We report on an adult patient with multiple congenital abnormalities who had in 13% of his cells a unique supernumerary ring chromosome 18 that was composed of 6 copies of the 5 Mb gene rich region of 18q11.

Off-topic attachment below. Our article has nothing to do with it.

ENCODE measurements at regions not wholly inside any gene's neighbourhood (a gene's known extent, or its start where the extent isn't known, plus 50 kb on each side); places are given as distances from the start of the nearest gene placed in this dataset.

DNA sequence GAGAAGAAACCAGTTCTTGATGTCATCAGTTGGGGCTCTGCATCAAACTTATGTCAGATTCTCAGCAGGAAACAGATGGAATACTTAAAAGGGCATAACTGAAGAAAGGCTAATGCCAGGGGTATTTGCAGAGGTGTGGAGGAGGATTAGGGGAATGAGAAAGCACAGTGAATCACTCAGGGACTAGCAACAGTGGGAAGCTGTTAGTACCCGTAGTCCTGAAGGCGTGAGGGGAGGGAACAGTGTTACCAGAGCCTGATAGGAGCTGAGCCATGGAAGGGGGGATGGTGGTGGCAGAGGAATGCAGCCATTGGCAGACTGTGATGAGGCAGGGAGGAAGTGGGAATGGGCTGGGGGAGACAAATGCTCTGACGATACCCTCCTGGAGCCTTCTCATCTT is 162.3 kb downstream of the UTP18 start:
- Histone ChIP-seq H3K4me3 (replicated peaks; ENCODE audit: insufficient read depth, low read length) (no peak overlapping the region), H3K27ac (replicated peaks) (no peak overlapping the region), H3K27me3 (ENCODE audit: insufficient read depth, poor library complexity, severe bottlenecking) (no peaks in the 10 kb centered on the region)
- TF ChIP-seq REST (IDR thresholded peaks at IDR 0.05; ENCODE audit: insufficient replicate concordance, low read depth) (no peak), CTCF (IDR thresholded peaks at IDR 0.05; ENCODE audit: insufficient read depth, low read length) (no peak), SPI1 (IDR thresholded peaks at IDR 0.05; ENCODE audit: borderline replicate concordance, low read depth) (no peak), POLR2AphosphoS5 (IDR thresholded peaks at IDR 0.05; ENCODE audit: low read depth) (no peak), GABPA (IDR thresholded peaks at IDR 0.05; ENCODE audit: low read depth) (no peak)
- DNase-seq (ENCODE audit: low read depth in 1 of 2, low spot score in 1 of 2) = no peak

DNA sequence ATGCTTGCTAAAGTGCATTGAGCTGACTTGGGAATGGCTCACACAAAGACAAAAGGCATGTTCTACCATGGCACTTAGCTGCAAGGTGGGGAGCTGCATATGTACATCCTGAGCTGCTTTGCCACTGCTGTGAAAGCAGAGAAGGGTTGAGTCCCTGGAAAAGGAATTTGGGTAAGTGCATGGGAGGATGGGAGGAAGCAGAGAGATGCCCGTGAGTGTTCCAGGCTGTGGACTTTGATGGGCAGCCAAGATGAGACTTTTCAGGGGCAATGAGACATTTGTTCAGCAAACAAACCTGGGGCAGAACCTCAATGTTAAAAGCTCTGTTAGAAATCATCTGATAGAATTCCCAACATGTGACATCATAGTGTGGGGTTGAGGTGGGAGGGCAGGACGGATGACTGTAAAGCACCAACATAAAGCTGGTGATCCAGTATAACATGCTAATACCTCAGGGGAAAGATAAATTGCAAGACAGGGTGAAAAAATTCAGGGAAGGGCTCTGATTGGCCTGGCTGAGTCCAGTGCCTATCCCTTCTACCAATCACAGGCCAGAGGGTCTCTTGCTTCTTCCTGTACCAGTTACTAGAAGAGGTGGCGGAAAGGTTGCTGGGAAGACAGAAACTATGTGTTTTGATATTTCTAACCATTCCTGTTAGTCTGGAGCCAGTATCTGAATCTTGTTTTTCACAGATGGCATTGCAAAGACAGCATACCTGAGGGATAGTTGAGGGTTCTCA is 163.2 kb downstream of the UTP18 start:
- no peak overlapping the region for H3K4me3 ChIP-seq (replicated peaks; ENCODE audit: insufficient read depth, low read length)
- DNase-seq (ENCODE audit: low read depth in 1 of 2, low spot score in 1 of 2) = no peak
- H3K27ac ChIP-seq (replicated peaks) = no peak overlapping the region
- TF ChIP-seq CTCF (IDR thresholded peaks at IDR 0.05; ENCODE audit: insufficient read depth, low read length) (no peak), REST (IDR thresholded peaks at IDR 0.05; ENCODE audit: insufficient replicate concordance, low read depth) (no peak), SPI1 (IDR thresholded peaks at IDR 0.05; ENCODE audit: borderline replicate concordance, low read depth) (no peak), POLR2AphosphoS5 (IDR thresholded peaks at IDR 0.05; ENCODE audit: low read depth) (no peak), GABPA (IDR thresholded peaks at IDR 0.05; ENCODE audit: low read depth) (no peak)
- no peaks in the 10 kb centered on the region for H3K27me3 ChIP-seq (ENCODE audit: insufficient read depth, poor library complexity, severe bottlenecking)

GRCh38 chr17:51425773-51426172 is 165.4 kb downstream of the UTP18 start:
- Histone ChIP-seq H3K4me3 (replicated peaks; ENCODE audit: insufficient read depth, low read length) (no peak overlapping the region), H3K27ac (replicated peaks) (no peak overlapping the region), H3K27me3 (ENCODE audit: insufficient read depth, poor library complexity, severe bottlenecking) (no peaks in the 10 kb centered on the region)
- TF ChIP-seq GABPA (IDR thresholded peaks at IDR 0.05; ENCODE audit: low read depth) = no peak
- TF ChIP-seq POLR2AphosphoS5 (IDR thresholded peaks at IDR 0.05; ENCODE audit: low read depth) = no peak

Structural chromosomal abnormalities involving chromosome 18, including del(18q), del(18p) and r(18), are frequently occurring autosomal anomalies which are present in approximately 1/40,000 live births[1–4]. Ring chromosomes 18 have been reported in a significant number of cases. In most cases the ring chromosome 18 replaces a normal maternal or paternal chromosome 18. However, few cases have been described with supernumerary small ring chromosomes 18[3–13]. Timur et al. described a patient with a supernumerary r(18) chromosome that contained chromosomal material from 18p in 24% of his cells and presented with Klippel-Trenaunay Syndrome . Callen et al. described a patient with a short stature, normal intelligence and no dysmorphic features who had a supernumerary r(18) chromosome in 85% of the cells. Jenderny et al. described a phenotypically and mentally normal women who had a small ring chromosome 18 in 2% of her cells with breakpoints approximately at 18q11 and 18q23. In her daughter the ring chromosome 18 was not present supernumerary and replaced one of the normal chromosomes 18 in all her cells. In our patient a supernumerary ring chromosome 18 was detected in 13% of the metaphases of peripheral blood lymphocytes. The ring chromosome had a unique structural composition, which was different from the supernumerary ring chromosome 18 cases previously described.